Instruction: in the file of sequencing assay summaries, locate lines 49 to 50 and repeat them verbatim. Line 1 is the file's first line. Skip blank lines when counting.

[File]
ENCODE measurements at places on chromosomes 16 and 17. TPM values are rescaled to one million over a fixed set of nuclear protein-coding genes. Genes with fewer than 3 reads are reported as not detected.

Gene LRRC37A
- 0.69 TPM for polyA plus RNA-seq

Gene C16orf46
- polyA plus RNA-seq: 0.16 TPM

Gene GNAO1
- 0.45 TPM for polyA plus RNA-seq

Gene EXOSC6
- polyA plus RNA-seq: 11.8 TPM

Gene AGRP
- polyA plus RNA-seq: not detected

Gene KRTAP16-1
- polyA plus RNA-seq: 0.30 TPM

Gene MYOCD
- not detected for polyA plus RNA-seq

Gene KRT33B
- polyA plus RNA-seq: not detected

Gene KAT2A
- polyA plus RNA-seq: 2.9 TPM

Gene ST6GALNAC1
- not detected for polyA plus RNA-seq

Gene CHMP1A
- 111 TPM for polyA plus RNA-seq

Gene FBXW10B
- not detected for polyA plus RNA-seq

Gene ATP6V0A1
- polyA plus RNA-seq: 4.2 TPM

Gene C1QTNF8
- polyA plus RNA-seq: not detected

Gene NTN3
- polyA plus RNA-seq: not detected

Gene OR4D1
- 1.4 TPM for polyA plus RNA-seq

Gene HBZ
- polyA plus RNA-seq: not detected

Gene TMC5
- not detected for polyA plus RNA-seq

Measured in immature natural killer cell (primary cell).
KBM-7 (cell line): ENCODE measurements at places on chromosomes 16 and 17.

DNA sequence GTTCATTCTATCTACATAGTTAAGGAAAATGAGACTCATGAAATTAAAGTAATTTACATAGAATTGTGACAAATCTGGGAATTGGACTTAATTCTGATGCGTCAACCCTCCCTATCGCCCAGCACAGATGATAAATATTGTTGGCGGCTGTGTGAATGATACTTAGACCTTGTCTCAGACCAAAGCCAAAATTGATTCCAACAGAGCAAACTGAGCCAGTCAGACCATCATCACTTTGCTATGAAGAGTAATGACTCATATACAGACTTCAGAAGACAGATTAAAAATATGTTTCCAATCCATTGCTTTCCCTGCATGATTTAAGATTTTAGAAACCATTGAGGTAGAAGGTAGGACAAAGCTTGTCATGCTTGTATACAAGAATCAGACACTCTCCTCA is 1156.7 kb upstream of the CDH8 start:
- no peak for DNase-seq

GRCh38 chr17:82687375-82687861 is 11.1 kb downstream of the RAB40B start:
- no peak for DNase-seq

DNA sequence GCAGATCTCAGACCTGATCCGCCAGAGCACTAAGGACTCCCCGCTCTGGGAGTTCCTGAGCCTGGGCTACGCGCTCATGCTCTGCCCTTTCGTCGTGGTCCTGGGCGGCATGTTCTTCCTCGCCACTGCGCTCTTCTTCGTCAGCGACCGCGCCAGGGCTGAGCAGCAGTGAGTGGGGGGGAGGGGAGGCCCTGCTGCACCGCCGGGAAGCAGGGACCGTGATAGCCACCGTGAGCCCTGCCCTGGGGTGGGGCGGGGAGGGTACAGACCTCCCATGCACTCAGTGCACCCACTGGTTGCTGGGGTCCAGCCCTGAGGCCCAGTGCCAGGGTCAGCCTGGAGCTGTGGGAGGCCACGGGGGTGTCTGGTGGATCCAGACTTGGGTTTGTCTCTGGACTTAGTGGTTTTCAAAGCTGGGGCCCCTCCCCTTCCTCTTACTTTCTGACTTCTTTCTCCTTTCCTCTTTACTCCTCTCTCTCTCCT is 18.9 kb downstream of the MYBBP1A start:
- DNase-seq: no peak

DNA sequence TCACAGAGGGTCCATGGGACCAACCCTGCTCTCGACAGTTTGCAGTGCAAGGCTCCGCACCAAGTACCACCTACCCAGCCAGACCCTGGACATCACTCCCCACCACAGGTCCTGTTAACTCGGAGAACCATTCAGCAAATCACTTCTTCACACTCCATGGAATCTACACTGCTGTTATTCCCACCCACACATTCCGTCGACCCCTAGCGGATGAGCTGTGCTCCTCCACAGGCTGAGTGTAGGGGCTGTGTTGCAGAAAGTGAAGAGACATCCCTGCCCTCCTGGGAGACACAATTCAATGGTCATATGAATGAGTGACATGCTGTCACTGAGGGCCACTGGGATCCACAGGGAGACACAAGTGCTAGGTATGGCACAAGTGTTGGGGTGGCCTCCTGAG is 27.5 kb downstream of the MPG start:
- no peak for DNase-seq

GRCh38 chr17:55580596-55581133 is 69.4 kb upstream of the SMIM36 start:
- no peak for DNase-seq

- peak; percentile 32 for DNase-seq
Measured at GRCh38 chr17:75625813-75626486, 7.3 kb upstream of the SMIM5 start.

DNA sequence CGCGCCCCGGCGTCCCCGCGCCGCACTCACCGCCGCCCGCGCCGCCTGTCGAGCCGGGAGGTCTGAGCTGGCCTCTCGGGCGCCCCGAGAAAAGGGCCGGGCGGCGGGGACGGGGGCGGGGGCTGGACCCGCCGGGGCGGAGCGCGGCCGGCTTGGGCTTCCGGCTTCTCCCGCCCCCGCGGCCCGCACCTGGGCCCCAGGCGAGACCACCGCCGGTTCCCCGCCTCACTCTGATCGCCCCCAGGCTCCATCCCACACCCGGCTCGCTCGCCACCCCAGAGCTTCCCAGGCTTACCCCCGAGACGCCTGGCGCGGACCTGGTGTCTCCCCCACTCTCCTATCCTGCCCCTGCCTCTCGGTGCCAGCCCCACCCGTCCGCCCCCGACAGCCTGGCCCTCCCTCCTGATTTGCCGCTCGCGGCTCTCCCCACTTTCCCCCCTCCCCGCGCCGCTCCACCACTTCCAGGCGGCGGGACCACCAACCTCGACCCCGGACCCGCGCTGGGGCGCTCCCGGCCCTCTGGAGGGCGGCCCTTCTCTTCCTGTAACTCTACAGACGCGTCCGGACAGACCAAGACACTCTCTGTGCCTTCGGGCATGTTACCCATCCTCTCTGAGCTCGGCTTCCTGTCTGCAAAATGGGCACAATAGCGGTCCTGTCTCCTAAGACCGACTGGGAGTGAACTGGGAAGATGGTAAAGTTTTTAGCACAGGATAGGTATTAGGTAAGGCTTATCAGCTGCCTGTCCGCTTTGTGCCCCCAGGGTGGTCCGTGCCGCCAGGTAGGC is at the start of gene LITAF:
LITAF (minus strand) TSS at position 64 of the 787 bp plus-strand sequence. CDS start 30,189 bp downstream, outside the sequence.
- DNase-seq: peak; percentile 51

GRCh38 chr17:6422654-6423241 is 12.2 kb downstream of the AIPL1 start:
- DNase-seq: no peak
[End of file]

- no peak for DNase-seq

- peak; percentile 32 for DNase-seq